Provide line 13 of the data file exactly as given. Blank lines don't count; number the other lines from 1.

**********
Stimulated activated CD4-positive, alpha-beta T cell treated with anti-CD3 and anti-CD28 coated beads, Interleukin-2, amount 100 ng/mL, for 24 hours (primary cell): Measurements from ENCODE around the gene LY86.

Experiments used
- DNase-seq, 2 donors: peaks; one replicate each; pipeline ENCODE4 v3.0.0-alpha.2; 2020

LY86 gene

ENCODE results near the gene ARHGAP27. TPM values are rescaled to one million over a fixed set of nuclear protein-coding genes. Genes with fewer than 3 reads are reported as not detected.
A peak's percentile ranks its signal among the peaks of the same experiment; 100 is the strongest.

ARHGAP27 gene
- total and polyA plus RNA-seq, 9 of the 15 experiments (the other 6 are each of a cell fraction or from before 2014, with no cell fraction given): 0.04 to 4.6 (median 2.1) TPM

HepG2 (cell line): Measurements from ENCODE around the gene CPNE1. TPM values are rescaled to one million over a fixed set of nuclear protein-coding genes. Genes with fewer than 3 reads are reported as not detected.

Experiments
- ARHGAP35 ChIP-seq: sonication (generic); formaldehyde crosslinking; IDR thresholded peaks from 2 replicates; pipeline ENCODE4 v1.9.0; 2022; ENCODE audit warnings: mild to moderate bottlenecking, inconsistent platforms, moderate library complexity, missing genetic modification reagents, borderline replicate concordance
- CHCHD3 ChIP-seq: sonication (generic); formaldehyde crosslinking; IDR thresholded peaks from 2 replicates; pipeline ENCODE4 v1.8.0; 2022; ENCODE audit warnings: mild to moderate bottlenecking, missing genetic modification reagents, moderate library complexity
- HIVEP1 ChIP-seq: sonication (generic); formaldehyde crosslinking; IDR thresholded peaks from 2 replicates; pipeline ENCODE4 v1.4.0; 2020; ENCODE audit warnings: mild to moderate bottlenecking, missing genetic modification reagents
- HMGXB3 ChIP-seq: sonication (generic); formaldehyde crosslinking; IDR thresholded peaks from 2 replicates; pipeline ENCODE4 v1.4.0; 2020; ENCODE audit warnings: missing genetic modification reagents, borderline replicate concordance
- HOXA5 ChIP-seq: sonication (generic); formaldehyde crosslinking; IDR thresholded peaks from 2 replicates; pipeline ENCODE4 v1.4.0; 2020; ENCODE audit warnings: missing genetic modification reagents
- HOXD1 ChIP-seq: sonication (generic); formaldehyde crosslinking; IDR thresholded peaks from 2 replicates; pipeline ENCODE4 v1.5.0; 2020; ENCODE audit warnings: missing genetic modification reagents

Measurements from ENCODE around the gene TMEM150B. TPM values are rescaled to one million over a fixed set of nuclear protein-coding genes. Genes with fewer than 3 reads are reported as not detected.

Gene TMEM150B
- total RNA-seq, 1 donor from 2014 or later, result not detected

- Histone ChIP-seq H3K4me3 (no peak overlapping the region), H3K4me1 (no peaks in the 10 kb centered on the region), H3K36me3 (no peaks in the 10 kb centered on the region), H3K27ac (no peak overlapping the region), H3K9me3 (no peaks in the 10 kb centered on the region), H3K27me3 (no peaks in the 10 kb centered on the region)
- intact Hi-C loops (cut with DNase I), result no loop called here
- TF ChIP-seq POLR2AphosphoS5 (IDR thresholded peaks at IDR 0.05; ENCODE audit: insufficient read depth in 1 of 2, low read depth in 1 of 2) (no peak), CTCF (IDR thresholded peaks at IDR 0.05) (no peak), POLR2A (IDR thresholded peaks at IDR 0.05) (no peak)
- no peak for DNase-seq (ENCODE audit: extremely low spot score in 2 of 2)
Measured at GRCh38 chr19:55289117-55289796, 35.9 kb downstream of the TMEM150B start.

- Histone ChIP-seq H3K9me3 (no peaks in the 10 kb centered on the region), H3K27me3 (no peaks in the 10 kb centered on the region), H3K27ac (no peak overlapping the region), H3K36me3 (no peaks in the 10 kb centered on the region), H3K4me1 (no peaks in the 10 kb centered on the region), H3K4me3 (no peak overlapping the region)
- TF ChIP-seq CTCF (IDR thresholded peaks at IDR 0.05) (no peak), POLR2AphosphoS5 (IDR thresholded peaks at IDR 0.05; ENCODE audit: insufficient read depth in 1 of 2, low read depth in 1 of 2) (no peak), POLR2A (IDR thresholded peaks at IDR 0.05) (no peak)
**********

- HIVEP1 ChIP-seq: sonication (generic); formaldehyde crosslinking; IDR thresholded peaks from 2 replicates; pipeline ENCODE4 v1.4.0; 2020; ENCODE audit warnings: mild to moderate bottlenecking, missing genetic modification reagents